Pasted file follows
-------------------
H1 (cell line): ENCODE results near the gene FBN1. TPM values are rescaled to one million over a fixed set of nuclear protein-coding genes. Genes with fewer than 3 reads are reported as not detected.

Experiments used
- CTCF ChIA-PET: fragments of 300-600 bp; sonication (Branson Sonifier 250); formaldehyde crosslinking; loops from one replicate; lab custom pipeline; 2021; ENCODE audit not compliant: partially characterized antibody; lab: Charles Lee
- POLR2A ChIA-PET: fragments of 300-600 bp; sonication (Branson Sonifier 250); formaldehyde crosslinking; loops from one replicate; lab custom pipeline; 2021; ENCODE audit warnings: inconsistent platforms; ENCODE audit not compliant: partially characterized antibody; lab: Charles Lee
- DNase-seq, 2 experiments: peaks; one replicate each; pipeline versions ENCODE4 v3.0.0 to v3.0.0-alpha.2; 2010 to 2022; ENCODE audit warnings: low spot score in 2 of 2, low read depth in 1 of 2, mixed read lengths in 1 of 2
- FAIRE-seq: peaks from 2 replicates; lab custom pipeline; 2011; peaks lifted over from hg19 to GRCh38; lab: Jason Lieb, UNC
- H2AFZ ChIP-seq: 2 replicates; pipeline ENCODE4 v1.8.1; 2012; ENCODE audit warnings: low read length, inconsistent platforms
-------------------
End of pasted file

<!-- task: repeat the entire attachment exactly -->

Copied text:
H1 (cell line): ENCODE results near the gene FBN1. TPM values are rescaled to one million over a fixed set of nuclear protein-coding genes. Genes with fewer than 3 reads are reported as not detected.

Experiments used
- CTCF ChIA-PET: fragments of 300-600 bp; sonication (Branson Sonifier 250); formaldehyde crosslinking; loops from one replicate; lab custom pipeline; 2021; ENCODE audit not compliant: partially characterized antibody; lab: Charles Lee
- POLR2A ChIA-PET: fragments of 300-600 bp; sonication (Branson Sonifier 250); formaldehyde crosslinking; loops from one replicate; lab custom pipeline; 2021; ENCODE audit warnings: inconsistent platforms; ENCODE audit not compliant: partially characterized antibody; lab: Charles Lee
- DNase-seq, 2 experiments: peaks; one replicate each; pipeline versions ENCODE4 v3.0.0 to v3.0.0-alpha.2; 2010 to 2022; ENCODE audit warnings: low spot score in 2 of 2, low read depth in 1 of 2, mixed read lengths in 1 of 2
- FAIRE-seq: peaks from 2 replicates; lab custom pipeline; 2011; peaks lifted over from hg19 to GRCh38; lab: Jason Lieb, UNC
- H2AFZ ChIP-seq: 2 replicates; pipeline ENCODE4 v1.8.1; 2012; ENCODE audit warnings: low read length, inconsistent platforms